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Children: Global Posthumanist Perspectives and Materialist Theories

Childhood, Science Fiction, and Pedagogy

Children Ex Machina

Editors: Kupferman, David, Gibbons, Andrew (Eds.)

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  • Crosses disciplinary boundaries by drawing on a variety of methodological approaches
    Extends contemporary definitions of science fiction in questions regarding pedagogy and childhood studies
    Calls for a reconsideration of childhood in ways that challenge dominant development and globalization discourses
    Questions conventional approaches to constructions of childhood prevalent in the social and political imaginaries

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eBook 67,82 €
price for China (P.R.) (gross)
  • ISBN 978-981-13-6210-1
  • Digitally watermarked, DRM-free
  • Included format: PDF, EPUB
  • ebooks can be used on all reading devices
  • Immediate eBook download after purchase
Hardcover 109,99 €
price for China (P.R.) (gross)
  • ISBN 978-981-13-6209-5
  • Free shipping for individuals worldwide
  • Usually dispatched within 3 to 5 business days.
About this book

This book invites readers to both reassess and reconceptualize definitions of childhood and pedagogy by imagining the possibilities - past, present, and future - provided by the aesthetic turn to science fiction. It explores constructions of children, childhood, and pedagogy through the multiple lenses of science fiction as a method of inquiry, and discusses what counts as science fiction and why science fiction counts.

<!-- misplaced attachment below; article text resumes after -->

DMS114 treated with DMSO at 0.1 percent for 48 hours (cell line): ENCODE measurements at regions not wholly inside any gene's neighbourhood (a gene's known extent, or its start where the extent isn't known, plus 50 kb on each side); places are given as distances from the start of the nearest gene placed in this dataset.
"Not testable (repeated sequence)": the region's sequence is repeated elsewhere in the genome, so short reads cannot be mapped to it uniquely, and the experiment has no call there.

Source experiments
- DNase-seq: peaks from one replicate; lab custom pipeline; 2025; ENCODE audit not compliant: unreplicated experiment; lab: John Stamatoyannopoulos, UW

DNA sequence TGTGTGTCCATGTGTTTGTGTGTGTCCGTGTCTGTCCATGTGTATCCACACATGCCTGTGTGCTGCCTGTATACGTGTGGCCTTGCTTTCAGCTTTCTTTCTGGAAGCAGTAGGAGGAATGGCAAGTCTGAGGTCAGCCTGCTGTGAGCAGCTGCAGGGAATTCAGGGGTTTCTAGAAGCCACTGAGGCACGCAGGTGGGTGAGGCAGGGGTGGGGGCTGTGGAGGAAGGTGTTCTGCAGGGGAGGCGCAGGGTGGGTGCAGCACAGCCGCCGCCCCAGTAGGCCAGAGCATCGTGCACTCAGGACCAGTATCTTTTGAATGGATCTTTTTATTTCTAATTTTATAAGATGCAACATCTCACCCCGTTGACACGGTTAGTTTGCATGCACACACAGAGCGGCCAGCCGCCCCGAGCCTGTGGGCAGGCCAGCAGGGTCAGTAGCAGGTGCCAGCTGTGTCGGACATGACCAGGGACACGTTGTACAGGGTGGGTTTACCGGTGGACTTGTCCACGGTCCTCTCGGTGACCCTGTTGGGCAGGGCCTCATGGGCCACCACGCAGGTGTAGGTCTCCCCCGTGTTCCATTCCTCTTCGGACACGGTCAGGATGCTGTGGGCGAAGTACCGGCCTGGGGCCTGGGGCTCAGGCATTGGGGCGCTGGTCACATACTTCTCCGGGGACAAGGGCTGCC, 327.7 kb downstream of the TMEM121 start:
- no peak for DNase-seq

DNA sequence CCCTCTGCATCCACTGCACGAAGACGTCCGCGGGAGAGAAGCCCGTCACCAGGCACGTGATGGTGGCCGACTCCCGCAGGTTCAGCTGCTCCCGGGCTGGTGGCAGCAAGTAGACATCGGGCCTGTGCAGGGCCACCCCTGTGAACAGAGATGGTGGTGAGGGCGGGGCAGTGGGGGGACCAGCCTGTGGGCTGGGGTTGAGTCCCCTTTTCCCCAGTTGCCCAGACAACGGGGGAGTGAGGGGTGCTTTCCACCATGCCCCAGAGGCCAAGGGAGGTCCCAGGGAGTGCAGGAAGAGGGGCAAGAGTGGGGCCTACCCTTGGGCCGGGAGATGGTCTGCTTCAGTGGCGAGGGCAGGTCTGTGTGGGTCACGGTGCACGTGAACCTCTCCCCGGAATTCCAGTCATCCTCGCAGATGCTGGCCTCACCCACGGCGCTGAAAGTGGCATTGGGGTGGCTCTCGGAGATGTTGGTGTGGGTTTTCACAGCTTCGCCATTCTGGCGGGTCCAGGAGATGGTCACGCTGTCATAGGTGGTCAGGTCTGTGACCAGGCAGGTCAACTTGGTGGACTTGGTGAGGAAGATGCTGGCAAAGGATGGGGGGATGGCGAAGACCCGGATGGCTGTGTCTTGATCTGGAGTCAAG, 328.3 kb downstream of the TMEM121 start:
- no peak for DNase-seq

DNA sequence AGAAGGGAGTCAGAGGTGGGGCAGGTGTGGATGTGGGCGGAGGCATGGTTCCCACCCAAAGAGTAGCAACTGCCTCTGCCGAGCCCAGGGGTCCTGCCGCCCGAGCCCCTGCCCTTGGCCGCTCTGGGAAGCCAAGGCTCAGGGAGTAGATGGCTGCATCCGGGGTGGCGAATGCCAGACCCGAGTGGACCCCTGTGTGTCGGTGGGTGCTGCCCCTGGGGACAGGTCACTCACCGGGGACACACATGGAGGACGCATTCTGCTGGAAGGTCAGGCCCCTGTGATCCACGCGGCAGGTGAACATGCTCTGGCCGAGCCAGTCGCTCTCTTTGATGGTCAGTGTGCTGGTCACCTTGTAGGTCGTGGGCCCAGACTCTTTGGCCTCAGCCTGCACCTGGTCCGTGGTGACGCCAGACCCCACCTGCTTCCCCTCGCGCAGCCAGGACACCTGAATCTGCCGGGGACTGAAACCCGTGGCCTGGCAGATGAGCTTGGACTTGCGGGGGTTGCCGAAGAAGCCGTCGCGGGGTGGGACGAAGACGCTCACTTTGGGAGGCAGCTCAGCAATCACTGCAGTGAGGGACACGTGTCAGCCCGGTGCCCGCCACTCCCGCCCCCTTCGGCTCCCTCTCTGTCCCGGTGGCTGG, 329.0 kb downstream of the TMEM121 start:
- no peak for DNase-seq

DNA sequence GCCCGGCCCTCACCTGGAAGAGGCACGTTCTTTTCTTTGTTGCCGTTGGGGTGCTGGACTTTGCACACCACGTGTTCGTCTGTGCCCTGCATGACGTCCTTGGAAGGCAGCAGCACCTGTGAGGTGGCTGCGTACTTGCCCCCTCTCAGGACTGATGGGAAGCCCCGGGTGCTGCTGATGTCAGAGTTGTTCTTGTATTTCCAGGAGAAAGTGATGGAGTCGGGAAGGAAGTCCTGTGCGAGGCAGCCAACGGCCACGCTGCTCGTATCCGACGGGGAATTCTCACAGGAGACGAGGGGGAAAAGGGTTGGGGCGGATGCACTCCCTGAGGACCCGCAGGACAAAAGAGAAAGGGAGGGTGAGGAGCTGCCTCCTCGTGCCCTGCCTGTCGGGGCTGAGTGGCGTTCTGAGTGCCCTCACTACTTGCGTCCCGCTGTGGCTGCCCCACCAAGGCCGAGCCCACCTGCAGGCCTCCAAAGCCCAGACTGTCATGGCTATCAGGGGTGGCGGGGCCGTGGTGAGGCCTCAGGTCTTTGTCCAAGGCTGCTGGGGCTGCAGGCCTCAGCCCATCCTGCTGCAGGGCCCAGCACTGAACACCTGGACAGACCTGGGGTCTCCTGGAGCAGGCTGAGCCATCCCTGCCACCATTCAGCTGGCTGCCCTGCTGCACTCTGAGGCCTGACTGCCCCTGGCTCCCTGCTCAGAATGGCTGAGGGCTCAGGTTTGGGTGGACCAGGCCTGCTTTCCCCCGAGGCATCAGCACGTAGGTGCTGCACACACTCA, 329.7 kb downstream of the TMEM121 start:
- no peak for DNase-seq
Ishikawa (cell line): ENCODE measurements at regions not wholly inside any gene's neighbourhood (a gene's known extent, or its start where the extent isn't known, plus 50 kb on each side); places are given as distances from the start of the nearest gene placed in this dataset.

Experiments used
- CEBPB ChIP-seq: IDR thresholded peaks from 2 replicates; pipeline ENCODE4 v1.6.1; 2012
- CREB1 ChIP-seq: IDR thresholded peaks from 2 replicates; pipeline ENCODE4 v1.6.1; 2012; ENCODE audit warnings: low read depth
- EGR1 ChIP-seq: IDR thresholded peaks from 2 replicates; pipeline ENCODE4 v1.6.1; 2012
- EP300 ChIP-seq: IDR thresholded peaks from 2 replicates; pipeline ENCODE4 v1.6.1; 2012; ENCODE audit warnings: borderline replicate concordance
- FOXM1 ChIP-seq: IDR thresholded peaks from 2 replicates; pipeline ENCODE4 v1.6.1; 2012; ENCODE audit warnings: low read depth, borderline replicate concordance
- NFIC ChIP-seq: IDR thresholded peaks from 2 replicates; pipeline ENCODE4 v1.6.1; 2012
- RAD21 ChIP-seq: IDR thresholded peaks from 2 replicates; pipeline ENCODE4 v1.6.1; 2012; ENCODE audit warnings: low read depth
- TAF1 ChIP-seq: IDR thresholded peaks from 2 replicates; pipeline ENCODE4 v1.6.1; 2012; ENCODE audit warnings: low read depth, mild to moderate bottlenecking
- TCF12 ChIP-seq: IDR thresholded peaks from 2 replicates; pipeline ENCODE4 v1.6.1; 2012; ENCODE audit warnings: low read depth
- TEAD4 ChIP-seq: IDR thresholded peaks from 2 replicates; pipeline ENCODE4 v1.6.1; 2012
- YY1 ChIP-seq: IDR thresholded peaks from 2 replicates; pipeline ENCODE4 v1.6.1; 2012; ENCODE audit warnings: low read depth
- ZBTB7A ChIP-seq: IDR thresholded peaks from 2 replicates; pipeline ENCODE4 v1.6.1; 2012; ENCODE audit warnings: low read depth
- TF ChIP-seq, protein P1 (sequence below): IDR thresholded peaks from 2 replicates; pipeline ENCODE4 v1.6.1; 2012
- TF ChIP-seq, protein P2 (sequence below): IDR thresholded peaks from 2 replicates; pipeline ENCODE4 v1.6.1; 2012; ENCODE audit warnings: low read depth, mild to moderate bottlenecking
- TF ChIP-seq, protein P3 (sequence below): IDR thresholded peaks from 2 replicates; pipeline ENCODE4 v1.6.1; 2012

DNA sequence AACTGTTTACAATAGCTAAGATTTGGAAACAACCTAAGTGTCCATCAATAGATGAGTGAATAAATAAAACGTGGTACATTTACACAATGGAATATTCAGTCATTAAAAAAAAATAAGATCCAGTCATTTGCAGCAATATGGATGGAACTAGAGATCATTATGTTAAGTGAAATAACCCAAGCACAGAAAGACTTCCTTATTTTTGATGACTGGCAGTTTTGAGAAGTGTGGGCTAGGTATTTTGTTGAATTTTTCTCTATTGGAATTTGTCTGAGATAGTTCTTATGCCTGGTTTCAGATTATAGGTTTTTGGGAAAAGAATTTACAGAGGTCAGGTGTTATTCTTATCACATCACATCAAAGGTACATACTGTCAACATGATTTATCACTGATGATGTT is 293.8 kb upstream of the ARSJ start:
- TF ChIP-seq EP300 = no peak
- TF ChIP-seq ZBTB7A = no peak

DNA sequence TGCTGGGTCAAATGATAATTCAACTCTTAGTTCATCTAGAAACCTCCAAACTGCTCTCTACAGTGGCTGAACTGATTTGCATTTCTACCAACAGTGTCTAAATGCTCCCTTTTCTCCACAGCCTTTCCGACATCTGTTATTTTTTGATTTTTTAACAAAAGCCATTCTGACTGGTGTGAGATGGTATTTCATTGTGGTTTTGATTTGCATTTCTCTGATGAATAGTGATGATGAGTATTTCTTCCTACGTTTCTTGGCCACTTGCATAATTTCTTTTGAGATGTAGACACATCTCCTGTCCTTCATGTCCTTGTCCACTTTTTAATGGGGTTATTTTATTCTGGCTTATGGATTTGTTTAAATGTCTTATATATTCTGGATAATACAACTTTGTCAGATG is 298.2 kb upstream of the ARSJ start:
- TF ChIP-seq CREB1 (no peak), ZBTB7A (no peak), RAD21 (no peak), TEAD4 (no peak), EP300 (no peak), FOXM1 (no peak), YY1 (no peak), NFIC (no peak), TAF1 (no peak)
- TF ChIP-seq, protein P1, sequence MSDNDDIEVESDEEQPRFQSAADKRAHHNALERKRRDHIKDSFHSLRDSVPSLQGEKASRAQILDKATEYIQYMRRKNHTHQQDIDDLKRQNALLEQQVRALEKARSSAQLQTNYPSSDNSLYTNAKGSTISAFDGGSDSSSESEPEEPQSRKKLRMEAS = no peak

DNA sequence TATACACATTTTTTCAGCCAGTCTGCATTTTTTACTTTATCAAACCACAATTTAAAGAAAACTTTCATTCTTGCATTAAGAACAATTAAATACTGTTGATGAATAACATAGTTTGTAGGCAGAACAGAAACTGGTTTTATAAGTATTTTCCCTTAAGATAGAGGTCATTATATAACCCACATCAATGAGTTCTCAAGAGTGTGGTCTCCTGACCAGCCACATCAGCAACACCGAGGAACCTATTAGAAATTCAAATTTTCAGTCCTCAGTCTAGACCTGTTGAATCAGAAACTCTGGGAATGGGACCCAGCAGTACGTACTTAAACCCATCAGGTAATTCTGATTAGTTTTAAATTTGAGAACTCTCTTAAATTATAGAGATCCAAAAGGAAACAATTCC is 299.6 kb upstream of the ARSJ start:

The book examines the notion of relationships in a variety of genres and stories; probes affect in the convergence of childhood and science fiction; and focuses on questions of pedagogy and the ways that science fiction can reflect the status quo of schooling theory, practice, and policy as well as offer alternative educative possibilities. Additionally, the volume explores connections between children and childhood studies, pedagogy and posthumanism. The various contributors use science fiction as the frame of reference through which conceptual links between inquiry and narrative, grounded in theories of media studies, can be developed.

About the authors

David W. Kupferman is an Assistant Professor of Social Foundations of Education at Minnesota State University Moorhead. He is interested in employing trans-disciplinary methods that engage with socio-cultural constructions of pedagogy and why they matter. Recent writings have put forward poststructural and pop cultural critiques of neoliberal education reforms and the ways in which contemporary educational discourse and policy legitimize or delegitimize particular schooling subjectivities. His first book, Disassembling and Decolonizing School in the Pacific: A Genealogy from Micronesia, is available from Springer as part of their Contemporary Philosophies and Theories in Education Series (Vol. 5), and was nominated for a Critics Choice Award by the American Educational Studies Association in 2013. He has published articles in Postmodern Culture, Journal for Cultural Research, Global Studies of Childhood, and Postcolonial Directions in Education, among other journals. He is the Immediate Past Chair of the Foucault and Contemporary Theory in Education Special Interest Group at AERA, and is an Associate Editor of Policy Futures in Education.